Click here for weather warnings

Moline’s World Relief cuts staff, refugee services after executive orders

This is an archived article and the information in the article may be outdated. Please look at the time stamp on the story to see when it was last updated.

MOLINE -- Moline-based World Relief is laying off one-third of its staff and dramatically reducing the amount of refugees coming to the Quad Cities, they say as a result of President Donald Trump's executive orders regarding refugees.

The faith-based organization that helps refugees to find a new home locally now needs help itself.

"We laid five people off yesterday," said Amy Rowell, who directs the Moline office.

While the Moline location will remain open with 10 staffers at 1852 16th Street, World Relief is cutting 140 jobs across the country and closing five offices.

It's a one-of-a-kind service in the Quad Cities. That prompts concern about the future.

"There would be nobody here to help the refugees," Rowell said.

Speaking at the Ronald Reagan Breakfast Club on February 22, Rowell showed the direct link between presidential executive orders and staff cuts.

"These changes are impacting everyone, from us, to nationally and internationally," she said.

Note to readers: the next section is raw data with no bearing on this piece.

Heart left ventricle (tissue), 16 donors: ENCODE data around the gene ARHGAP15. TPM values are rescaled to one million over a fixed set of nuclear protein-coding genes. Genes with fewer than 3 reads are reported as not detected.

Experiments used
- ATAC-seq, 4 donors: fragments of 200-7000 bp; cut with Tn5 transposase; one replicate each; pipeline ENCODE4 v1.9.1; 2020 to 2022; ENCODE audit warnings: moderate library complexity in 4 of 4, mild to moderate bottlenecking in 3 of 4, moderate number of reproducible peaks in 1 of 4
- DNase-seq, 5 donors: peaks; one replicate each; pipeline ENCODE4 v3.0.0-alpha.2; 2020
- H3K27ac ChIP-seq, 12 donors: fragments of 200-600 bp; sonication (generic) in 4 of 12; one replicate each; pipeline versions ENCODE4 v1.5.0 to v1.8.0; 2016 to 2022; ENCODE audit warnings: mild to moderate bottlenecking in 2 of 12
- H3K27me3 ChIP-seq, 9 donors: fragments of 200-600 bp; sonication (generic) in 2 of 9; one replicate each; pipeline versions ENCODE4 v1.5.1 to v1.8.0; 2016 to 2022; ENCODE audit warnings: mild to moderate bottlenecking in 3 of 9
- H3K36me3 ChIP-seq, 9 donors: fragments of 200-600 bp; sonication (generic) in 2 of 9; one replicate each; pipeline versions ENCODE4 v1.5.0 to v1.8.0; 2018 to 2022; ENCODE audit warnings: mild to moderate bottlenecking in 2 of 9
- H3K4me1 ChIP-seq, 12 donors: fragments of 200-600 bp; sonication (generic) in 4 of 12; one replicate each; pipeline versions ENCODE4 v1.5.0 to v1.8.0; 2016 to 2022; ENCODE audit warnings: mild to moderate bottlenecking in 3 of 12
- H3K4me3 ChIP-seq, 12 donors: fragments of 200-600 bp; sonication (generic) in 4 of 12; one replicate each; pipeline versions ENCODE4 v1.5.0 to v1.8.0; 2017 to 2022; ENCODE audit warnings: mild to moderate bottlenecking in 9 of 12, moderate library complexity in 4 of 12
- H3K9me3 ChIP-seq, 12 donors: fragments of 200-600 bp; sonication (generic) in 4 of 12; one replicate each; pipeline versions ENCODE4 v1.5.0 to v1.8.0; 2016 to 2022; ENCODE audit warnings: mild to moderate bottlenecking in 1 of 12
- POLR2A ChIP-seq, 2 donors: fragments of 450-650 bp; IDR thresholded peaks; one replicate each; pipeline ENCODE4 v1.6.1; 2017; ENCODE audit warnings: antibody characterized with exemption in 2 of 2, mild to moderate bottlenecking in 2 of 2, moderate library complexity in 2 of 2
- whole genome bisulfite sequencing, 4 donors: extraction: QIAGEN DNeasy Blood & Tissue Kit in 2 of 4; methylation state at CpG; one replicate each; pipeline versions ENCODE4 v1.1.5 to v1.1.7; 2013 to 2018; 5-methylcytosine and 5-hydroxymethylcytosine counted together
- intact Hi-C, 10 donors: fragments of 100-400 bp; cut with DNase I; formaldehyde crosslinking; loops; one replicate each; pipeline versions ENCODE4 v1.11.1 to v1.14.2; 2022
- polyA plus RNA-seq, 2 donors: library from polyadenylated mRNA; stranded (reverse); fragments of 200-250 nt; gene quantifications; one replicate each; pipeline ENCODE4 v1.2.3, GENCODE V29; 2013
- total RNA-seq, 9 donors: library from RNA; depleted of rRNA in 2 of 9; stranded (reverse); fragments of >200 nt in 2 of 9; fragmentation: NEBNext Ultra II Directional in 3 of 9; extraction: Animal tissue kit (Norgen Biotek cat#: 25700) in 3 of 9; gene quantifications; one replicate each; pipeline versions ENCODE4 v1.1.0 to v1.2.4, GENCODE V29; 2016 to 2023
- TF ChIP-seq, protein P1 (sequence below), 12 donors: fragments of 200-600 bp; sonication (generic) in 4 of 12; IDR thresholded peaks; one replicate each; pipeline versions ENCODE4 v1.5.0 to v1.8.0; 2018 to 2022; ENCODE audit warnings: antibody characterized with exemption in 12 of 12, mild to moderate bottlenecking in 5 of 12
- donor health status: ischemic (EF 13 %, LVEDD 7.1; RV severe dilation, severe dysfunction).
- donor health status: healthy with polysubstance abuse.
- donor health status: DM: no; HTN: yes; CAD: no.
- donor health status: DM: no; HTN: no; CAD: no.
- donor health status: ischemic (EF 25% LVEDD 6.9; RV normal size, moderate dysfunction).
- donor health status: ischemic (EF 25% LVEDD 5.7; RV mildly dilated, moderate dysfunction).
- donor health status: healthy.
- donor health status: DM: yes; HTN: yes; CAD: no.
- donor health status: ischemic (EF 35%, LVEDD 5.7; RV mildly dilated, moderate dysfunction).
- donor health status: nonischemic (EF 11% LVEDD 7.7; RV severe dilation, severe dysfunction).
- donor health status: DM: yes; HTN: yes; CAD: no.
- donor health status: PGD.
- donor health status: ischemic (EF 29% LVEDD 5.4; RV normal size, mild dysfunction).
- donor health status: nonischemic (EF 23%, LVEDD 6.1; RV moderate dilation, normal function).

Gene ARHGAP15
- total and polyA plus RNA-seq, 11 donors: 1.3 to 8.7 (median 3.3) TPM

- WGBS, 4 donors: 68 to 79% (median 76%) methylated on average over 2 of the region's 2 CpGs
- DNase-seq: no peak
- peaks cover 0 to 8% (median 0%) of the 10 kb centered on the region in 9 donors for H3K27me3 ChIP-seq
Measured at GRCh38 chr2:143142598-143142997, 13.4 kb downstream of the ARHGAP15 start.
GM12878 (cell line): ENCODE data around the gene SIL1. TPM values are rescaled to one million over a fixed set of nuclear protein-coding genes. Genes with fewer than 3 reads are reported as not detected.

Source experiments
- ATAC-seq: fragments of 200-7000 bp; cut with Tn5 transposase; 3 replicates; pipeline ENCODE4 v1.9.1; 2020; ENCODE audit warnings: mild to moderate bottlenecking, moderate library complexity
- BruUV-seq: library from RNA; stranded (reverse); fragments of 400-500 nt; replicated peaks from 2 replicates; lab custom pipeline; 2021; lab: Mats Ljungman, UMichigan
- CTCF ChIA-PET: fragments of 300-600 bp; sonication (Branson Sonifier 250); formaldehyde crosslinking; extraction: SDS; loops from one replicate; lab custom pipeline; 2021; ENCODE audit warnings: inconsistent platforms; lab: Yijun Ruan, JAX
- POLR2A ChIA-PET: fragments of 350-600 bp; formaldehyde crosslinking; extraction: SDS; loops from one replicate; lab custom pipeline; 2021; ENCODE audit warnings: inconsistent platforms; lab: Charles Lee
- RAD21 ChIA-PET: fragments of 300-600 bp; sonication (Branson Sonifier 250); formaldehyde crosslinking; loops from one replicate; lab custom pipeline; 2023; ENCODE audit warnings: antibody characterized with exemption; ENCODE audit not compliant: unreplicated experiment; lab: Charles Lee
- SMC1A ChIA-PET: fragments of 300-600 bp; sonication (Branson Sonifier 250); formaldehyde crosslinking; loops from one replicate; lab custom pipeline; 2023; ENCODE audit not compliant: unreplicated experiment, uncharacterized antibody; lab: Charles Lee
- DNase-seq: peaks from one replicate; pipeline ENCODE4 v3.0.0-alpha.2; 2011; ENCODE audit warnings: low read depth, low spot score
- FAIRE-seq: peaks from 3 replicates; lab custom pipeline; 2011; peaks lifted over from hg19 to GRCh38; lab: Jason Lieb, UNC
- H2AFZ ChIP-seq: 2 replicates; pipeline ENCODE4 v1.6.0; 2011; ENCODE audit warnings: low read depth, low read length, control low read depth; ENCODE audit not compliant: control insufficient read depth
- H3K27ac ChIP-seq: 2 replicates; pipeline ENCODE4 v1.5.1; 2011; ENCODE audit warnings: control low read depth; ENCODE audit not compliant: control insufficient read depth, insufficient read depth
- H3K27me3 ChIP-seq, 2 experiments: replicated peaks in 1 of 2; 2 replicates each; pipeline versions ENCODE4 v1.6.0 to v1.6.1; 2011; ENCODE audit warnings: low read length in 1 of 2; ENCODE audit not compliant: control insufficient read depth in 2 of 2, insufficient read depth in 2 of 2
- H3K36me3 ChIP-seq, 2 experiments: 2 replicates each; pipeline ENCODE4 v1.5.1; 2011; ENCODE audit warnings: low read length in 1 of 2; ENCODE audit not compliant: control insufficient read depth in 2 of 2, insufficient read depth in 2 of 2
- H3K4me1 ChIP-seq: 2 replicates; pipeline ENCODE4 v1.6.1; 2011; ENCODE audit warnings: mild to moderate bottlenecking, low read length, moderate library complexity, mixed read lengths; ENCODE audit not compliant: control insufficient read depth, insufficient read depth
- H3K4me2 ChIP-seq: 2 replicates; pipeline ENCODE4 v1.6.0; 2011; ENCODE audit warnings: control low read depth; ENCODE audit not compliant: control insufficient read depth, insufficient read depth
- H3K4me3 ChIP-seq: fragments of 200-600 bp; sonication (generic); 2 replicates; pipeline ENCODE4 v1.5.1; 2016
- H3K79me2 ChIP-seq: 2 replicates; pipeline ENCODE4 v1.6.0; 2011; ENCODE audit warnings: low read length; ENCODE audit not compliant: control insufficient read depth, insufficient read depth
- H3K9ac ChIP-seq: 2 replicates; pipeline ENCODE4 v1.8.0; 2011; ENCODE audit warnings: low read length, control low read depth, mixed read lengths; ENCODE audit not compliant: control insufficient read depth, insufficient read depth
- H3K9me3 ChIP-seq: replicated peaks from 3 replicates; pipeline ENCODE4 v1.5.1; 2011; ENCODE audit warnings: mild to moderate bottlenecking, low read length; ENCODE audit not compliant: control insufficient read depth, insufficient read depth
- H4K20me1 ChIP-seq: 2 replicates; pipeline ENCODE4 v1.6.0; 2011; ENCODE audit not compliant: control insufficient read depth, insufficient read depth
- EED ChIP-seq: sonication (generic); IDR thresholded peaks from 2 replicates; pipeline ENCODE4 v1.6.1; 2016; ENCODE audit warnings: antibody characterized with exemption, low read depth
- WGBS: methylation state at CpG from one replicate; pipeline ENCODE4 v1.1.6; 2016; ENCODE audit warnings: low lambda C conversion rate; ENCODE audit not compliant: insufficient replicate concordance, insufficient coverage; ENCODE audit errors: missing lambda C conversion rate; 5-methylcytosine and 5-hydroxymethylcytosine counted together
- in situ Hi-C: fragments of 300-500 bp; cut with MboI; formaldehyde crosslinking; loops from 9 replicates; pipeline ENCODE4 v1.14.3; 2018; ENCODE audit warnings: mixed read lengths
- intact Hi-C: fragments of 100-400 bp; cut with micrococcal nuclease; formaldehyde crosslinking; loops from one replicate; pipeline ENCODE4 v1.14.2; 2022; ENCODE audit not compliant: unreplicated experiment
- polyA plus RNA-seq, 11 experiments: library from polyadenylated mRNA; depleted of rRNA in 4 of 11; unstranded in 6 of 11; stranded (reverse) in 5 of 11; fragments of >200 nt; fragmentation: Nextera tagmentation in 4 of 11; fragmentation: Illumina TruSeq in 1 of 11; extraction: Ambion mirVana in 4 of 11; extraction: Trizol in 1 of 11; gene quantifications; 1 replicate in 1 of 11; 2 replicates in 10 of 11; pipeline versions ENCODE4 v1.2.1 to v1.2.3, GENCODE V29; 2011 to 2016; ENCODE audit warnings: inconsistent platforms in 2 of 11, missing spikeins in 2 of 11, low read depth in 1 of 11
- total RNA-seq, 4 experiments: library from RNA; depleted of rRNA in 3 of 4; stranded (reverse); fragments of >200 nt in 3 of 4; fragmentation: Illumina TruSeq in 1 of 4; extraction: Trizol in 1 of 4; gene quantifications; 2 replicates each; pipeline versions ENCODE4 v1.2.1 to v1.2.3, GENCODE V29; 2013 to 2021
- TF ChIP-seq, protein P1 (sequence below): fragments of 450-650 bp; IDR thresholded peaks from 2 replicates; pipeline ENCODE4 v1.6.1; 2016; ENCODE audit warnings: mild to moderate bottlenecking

The changes also cut in half the number of refugees it can help locally, from 220 to 110 each year.

"Those staff have dedicated their lives to loving and caring for the foreigner when they first get here," she continued.  "It's going to be hard for them, and it's going to be hard for us."

There's empathy for World Relief's mission at Wednesday's meeting, but there's also concern over national security and terrorism.

"We have too many immigrants who are illegal, a lot of them," said Dr. Ken Heinze.  "They cause a lot of problems in our society."

Problems that force World Relief to downsize, restructure and face an uncertain future.

"We will be okay," Rowell concluded. "Our team will move on. But what breaks our hearts is the fact that now less refugees are able to come to the United States."